For nearly a century, asbestos was one of the most commonly used materials in construction, shipbuilding, and manufacturing. By the time researchers discovered the negative effects asbestos has on our respiratory system, millions of workers had already been exposed to the lethal material.
Exposure to asbestos has been linked several types of respiratory diseases and cancers. The most common being lung cancer, affecting more than 4,800 people each year. Mesothelioma is the second-most common disease as a result of asbestos exposure, affecting nearly 3,000 Americans every year. Asbestos exposure is almost always the cause of mesothelioma cases.
Asbestos exposure most often occurred in auto repair shops, schools, industrial settings, shipyards and public buildings. Working with cement pipes, brake shoes, insulation, roofing, packing materials, Navy ships, or other common products associated with asbestos can cause mesothelioma cancer. Symptoms include coughing, shortness of breath, chest pains and abdominal pain. These symptoms can take anywhere from 20-50 years to arise. There is no cure for mesothelioma but treatment helps to reduce symptoms and prolong survival.
You can still file a case even if your last asbestos exposure was 20 to 30 years ago.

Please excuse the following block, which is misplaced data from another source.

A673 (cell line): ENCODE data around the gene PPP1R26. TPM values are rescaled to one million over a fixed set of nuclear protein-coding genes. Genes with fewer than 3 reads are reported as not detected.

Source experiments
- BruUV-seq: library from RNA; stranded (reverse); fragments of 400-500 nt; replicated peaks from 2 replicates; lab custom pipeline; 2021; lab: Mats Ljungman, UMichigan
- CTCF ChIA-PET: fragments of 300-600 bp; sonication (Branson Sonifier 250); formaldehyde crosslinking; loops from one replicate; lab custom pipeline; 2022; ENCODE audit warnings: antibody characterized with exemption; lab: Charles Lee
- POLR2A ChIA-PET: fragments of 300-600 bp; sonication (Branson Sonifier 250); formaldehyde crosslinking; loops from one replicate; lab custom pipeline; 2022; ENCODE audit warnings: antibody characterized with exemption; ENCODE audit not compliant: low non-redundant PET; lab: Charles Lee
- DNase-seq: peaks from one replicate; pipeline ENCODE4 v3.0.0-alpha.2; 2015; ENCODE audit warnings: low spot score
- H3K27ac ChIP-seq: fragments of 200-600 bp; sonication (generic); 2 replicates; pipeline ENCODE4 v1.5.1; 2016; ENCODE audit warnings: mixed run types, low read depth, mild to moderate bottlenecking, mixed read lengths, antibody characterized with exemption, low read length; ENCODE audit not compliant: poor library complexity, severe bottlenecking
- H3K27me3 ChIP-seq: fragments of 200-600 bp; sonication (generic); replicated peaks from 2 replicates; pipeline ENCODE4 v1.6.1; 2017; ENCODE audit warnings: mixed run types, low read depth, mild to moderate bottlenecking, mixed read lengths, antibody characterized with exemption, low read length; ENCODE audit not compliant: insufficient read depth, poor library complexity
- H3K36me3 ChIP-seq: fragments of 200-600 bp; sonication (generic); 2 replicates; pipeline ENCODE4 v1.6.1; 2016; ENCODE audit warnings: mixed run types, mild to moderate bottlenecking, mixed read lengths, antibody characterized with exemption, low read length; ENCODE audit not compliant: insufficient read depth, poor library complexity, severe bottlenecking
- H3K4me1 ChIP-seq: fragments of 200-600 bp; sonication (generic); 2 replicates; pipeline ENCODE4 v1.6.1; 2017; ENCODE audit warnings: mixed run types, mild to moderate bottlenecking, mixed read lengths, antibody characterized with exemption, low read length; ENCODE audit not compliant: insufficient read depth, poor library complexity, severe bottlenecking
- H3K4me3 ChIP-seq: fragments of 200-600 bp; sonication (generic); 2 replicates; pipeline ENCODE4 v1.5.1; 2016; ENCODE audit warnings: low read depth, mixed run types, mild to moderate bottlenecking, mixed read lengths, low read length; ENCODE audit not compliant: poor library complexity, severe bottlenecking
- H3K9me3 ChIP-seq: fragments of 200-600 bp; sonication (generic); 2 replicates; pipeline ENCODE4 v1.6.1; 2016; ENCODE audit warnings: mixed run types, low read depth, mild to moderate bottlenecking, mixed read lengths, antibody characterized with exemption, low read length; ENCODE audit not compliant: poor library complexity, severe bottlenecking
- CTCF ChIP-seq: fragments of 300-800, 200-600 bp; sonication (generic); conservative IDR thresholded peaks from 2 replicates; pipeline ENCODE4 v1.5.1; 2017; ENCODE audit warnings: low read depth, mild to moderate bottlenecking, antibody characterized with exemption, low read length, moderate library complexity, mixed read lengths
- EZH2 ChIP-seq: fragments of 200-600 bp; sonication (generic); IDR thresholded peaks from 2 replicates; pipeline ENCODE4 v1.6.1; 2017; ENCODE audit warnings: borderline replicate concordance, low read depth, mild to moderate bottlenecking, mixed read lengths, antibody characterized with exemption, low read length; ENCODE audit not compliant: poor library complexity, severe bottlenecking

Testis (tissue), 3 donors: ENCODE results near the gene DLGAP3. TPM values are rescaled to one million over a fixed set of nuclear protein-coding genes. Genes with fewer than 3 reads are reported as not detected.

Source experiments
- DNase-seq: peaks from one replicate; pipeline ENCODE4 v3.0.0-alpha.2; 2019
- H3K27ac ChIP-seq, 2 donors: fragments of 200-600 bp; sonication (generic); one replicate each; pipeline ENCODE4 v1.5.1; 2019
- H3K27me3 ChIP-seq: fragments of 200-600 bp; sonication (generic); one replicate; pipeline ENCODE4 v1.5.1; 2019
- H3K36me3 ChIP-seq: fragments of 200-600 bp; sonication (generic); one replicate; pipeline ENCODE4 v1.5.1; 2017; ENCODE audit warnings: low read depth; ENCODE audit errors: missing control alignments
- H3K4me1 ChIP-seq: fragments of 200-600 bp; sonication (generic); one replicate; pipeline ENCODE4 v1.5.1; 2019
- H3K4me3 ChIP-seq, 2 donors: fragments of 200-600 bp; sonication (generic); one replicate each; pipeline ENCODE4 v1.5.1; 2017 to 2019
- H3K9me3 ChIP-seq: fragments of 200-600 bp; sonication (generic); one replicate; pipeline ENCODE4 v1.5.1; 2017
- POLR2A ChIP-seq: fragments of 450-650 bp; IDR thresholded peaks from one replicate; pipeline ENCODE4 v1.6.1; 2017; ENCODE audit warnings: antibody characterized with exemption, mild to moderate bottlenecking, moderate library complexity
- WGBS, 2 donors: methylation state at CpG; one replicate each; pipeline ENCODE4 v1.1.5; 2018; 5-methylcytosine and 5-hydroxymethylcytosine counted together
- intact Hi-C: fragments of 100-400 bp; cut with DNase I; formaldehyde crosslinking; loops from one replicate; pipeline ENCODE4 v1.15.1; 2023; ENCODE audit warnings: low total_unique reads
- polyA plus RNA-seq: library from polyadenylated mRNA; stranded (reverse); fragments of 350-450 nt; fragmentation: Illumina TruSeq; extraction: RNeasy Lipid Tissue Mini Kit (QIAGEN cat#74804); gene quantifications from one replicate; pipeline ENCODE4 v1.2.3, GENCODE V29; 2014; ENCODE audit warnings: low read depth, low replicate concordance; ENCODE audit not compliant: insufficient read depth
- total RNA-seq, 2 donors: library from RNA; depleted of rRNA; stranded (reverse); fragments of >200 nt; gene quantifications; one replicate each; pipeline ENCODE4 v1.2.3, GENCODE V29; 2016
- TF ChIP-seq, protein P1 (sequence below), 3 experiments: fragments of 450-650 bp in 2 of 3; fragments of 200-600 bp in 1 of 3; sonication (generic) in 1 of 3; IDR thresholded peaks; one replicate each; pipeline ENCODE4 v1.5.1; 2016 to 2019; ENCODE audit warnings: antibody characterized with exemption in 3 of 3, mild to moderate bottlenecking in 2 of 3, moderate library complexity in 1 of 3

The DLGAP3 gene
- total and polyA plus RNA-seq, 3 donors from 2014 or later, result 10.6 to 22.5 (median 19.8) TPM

There are three different types of mesothelioma cancer:
1. Pleural: Pleural is the most common type of mesothelioma cancer, accounting for about 75% of all cases. This type of mesothelioma forms in the lining of the lungs.
2. Peritoneal: Peritoneal is the second most common type, accounting for about 10 – 20% of all cases. This type of mesothelioma develops in the lining of the abdominal cavity. Peritoneal responds best to a combination of surgery and heated chemotherapy.
3. Pericardial: Pericardial accounts for 1 percent of all cases. This type emerges from the lining of the heart. It is the most difficult to treat because the tumors are very close to the heart.
If you have been exposed to asbestos in the workplace and have been diagnosed with mesothelioma, we can help. Contact us immediately and fill out our free evaluation form.
Learn more about asbestos exposure by visiting Asbestos.com.